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Chassis Ground

If you've ever installed a car audio system with multiple amplifiers, and signal processors (eqs and or crossovers), you've more than likely had to deal with noise. Noise is generally caused by ground loops (2 or more paths for the ground connection). This is why virtually all audio manufacturers have the audio shield ground (reference) isolated in some way from the chassis (power) ground for that particular device. In this section, I will try to explain why the audio shield ground must be isolated from the power source ground. In following sections I will explain the different ways to isolate the grounds.

OK, the first thing to remember is that all conductors have resistance. This includes the chassis of your car. Also remember that to measure anything, you need a reference and anything that has some sort of output will have a reference as one of it's output terminals. In car audio, the reference is the "shield" of the RCA cables. I know that some audio systems use DIN or mini DIN connectors but in the USA the RCA style connectors are by_far the most popular, so I will refer to the audio transmission cables/connectors as RCA type cables/connectors. You should also remember that amplifiers and other signal processors amplify the audio signal AND amplify any error that may occur in the signal transmission. The error is usually in the ground path.

First, of course, we have a signal source. If it is an indash radio, the case (outer metallic shell) of the radio is electrically connected to the chassis of the vehicle at it's point of mounting. If the radio is mounted in plastic , the radio's ground wire will make the connection to the chassis. Realize that the ground wire of the radio and the shield of RCA cable are connected together inside of the radio. I know that some radios have some sort of isolation between the radio's case and the audio ground but most are connected directly to the case of the radio. The only exceptions that I know of are the head units with balanced outputs through RCA jacks.

Now, let's say that we have to send the signal to the rear of the vehicle (to an amplifier, let's say). Remember that the metal chassis of the vehicle has resistance and if we have current flowing through any conductor with resistance, there must be a difference of potential (voltage) from one end of that conductor (in this case, the chassis of the vehicle) to the other. This means that there is a difference of voltage between the grounding point of the radio (reference for audio signal source), and the mounting/grounding point for the amplifier (probably in the trunk). To complicate things, the current flowing through the chassis, is constantly changing. The chassis provides the return path (to the battery) for turn signals, brake lights, amplifier(s), fans, windshield wipers... Well, you get the idea.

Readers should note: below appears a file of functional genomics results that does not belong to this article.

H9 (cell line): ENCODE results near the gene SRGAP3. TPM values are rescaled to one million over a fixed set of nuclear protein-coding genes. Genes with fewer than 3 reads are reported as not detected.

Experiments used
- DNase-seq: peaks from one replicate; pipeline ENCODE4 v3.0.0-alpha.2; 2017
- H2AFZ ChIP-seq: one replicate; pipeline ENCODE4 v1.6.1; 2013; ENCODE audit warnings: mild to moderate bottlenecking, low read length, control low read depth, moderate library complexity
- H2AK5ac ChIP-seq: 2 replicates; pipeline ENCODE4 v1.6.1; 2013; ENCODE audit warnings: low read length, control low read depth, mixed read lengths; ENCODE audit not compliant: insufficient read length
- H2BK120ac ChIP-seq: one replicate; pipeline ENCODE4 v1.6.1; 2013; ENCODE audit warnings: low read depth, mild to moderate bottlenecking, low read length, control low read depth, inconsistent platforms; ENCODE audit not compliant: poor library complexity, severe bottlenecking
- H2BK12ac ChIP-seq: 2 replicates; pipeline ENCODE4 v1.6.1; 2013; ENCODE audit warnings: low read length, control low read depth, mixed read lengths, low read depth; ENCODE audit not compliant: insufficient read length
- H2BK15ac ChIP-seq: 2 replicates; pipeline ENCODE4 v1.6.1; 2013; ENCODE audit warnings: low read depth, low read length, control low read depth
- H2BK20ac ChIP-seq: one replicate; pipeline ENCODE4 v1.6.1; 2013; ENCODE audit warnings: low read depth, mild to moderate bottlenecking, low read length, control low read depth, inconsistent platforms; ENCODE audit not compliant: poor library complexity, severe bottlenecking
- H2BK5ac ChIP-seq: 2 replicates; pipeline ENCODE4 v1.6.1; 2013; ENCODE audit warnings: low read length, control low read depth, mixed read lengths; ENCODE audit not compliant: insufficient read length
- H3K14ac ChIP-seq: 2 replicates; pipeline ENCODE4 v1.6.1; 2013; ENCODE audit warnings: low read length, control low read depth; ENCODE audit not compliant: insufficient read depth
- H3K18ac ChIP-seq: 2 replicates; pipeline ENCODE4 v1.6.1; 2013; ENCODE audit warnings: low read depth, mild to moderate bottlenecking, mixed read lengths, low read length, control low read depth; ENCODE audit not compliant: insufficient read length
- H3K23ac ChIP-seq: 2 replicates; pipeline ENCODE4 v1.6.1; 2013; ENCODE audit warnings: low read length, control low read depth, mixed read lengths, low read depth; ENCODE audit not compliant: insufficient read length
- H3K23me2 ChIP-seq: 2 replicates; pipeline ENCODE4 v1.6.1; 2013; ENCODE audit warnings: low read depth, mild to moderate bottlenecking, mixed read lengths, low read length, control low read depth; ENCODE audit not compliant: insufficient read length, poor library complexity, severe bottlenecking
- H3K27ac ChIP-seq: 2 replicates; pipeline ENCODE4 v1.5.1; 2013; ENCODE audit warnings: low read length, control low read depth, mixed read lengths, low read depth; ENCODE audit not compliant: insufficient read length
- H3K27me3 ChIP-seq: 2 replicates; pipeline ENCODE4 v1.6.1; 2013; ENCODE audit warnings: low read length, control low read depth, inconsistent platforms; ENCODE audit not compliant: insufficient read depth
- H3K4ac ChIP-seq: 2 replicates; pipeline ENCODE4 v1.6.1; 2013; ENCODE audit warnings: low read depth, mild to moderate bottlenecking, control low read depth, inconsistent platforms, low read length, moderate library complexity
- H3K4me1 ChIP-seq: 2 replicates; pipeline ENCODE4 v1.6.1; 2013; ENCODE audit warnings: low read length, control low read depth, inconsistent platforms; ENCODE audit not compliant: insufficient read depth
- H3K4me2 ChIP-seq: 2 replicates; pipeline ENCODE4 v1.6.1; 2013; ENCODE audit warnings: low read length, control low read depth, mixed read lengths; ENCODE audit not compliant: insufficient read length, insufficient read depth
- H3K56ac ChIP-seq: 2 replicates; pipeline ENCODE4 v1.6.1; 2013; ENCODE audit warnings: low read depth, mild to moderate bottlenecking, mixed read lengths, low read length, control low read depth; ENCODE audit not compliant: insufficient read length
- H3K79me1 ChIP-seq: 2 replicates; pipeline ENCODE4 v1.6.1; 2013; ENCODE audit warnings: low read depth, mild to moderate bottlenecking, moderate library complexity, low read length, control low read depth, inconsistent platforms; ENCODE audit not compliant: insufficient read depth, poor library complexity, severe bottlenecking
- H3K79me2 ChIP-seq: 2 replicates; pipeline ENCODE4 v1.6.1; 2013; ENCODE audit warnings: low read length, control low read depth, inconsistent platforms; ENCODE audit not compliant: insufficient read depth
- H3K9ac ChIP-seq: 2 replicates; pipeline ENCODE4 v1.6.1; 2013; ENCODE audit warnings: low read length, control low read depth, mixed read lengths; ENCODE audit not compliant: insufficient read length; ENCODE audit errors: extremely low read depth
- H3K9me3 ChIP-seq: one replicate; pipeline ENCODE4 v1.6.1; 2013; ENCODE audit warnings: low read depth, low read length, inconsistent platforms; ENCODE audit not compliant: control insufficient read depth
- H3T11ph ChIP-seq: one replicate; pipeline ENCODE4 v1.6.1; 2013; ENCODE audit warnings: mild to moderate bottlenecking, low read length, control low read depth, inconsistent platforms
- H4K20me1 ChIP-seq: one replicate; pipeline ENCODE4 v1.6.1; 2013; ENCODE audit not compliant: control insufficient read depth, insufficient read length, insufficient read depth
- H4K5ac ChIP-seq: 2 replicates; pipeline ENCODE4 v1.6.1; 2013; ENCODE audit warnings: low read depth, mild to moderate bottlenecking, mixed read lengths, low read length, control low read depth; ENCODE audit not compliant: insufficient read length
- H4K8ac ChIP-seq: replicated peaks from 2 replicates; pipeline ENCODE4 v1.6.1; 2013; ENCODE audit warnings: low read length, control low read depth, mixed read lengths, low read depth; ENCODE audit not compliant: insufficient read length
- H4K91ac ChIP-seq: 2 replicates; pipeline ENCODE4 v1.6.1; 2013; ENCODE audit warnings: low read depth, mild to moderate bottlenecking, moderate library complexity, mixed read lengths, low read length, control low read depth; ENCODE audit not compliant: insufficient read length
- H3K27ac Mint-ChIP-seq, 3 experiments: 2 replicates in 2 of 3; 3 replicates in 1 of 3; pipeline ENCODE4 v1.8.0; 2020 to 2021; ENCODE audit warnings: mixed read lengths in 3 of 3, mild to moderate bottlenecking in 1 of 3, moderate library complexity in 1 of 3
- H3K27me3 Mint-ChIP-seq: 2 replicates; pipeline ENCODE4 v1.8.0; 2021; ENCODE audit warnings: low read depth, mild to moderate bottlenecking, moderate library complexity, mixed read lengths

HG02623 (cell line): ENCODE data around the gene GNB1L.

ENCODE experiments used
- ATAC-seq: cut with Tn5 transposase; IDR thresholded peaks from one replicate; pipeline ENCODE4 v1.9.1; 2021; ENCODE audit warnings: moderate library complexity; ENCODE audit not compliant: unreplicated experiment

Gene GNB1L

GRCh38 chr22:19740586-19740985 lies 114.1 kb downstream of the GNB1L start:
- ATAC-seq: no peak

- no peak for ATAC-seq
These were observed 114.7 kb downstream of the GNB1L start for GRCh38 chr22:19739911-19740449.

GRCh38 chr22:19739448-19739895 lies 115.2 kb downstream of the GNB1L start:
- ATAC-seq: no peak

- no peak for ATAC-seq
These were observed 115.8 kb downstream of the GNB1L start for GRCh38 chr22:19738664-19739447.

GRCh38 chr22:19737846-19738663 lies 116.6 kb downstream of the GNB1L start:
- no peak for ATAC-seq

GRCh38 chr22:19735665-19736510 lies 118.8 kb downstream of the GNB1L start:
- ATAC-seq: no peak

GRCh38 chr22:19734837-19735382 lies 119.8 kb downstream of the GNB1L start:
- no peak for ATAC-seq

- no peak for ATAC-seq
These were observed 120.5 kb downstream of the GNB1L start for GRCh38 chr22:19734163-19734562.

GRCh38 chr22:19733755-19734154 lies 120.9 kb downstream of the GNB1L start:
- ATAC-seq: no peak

Now you can probably see that the difference of voltage from one end of the chassis to the other, isn't going to be constant because the current from all of those accessories is not going to be constant. This is why the audio signal has to have a dedicated reference connection. If the audio signal is sent to the rear of the vehicle, without the reference, and the amplifier (in the trunk) uses the chassis for the audio reference, the amplifier would not be getting an accurate (clean) signal and would therefore be amplifying a distorted/noisy signal. The actual input signal of the amplifier would be the audio signal plus or minus the voltage difference in the chassis between the mounting positions of the radio and the amplifier. When an amplifier isolates its signal input ground connection from chassis ground, and uses the RCA shield coming from the signal source, it does not have the error which would otherwise distort the signal. Since an amplifier may amplify the signal 100 times its original level, any noise added to the audio signal will be a serious problem.


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You should remember:
1.The chassis of a vehicle has resistance.
2.There is current flow through the vehicle's chassis.
3.When current flows through any device with resistance, there will be a voltage drop from one end of the device to the other.


 

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